Providence and the President
George W. Bush's theory of history.
Mar 10, 2003, Vol. 8, No. 25 • By JAMES W. CEASER
Under its adopted name of liberalism, the Progressive idea supplied the theoretical backbone of the Democratic party up through the 1960s. To read some of Lyndon Johnson's speeches is to have the feeling of looking at a grammar school version of some of John Dewey's writings. Even the term "Great Society" was used by Dewey. Then one day--and looking back, it seems to have occurred almost that suddenly--the great idol of History collapsed. Under the pressure of opposition to the Vietnam War and the accumulation of postmodern thought, the Left abandoned History and chased Progressivism from the temple. A New Left, as it called itself, pronounced the American experiment flawed and argued that American civilization was following a downward course of increasing dehumanization and alienation. The "Port Huron Statement," the manifesto of the New Left, proclaimed, "What we had originally seen as the American Golden Age was actually the decline of an era."
Since the 1960s the Left has struggled, without much success, to find a substitute understanding of the historical experience. One group, the cultural Left, has followed in the footsteps of the New Left, elaborating and perfecting an insistence on decline. Its message, heard daily on any elite college campus, holds that the Enlightenment has been an ongoing violation of the "other" (meaning, as need requires, the third world, minorities, or women) by the "hegemon" (the West, America, whites, or males). A second group, leftist communitarians, has abandoned the intellectuals' customary adversarial posture and now celebrates the American tradition. Communitarians look with acute longing to the American Founding, only to a Founding understood--surprise--as a "share and care" communitarian venture. Finally, a third group of postmodern progressives has concluded that without a belief in Progress, the Left is doomed to irrelevance. Led by the philosopher Richard Rorty, this group recommends going back to the future and recycling the idea of Progress, only with the postmodern stipulation that this idea is nothing more than a compelling story. Liberals today, Rorty says, should spin "a pageant of historical progress," in which they "tell themselves a story about how things might get better." If you build it, they will come.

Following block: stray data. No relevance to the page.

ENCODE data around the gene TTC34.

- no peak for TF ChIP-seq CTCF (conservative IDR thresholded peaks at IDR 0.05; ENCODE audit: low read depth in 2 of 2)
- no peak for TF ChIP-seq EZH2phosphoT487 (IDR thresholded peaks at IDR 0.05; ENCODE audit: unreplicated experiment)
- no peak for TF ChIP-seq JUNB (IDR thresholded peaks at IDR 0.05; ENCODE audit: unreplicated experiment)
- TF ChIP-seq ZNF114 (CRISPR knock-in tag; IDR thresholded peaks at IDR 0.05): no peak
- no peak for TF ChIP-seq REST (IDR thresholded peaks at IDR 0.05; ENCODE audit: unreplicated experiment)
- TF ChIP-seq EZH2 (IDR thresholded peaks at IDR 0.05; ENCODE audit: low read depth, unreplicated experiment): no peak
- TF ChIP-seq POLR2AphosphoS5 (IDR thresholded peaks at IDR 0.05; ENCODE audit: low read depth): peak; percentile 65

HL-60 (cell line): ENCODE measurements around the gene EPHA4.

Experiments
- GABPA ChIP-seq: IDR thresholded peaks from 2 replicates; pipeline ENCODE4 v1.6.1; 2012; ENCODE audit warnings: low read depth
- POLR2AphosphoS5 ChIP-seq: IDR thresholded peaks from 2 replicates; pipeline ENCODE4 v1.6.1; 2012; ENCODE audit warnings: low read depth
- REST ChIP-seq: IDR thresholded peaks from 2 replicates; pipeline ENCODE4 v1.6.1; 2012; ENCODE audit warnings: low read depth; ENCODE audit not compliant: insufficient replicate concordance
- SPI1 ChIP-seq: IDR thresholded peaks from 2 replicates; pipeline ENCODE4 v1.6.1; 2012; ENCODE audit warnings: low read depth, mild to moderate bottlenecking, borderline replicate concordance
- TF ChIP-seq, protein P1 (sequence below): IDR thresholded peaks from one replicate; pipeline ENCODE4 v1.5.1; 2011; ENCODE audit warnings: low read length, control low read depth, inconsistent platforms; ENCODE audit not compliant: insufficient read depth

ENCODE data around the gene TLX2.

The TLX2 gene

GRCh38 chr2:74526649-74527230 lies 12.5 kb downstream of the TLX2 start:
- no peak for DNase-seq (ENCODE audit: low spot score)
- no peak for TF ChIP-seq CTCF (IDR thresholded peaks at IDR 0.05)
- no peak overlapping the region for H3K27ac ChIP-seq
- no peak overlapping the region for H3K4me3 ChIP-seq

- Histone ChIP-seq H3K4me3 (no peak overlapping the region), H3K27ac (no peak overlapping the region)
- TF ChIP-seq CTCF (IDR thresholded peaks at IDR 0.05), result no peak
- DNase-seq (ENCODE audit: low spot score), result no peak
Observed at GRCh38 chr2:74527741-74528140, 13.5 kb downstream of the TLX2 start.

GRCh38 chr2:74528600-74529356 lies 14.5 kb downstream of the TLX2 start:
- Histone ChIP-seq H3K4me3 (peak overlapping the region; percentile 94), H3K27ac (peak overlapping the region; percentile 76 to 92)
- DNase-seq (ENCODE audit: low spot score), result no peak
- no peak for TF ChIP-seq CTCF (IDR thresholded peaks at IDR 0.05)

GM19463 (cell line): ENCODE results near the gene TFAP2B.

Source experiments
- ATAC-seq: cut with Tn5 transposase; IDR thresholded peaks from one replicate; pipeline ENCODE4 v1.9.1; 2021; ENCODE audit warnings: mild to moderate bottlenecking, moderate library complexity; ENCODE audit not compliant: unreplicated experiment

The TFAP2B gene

MODERN CONSERVATISM, meaning the conservatism that took hold of the Republican party with Ronald Reagan, established itself on a different plane from that of History. It has rested on the standard of nature, and conservatives have looked first to permanent principles enshrined in documents like the Declaration of Independence. At the same time, conservative statesmen have recognized that people also expect an account of where things fit into the flow of time. Political leadership must do justice to the experience of history.
But conservatives have been perplexed by the question of History, and their thought and instincts have pulled them in different directions. During the long period of Progressive intellectual dominance, conservative thinkers contested the Doctrine of History, but from opposite ends. Some accepted the idea of Progress, arguing with liberals over how to achieve it. Progress, these conservatives insisted, would be the order of the day if only society abandoned measures of collective planning and put its trust in the forces of the market. Something of this spirit survives in modern libertarian thought.
Other conservatives found fault with the whole idea of Progress. Southern Agrarians referred contemptuously to the "Gospel of Progress," decrying the thinness and materialism of the vision. Others insisted that the Doctrine of History failed to prepare people for the inevitable trials, tribulations, and reversals that were intrinsic to man's experience. Progress was a cheap elixir that sold short-term hope at the expense of longer-term understanding. Who living in the middle of the twentieth century could even begin to square the idea of Progress with the experience of the times? A more sober way of thinking was demanded, one that took account of what many conservatives called the "tragic sense." Some pushed this sense to the point of gloominess. Since tragedy proved the falsity and fatuity of the idea of Progress, it was welcomed as an indispensable companion. Conservatism became associated in some quarters with refusing to accept success for an answer.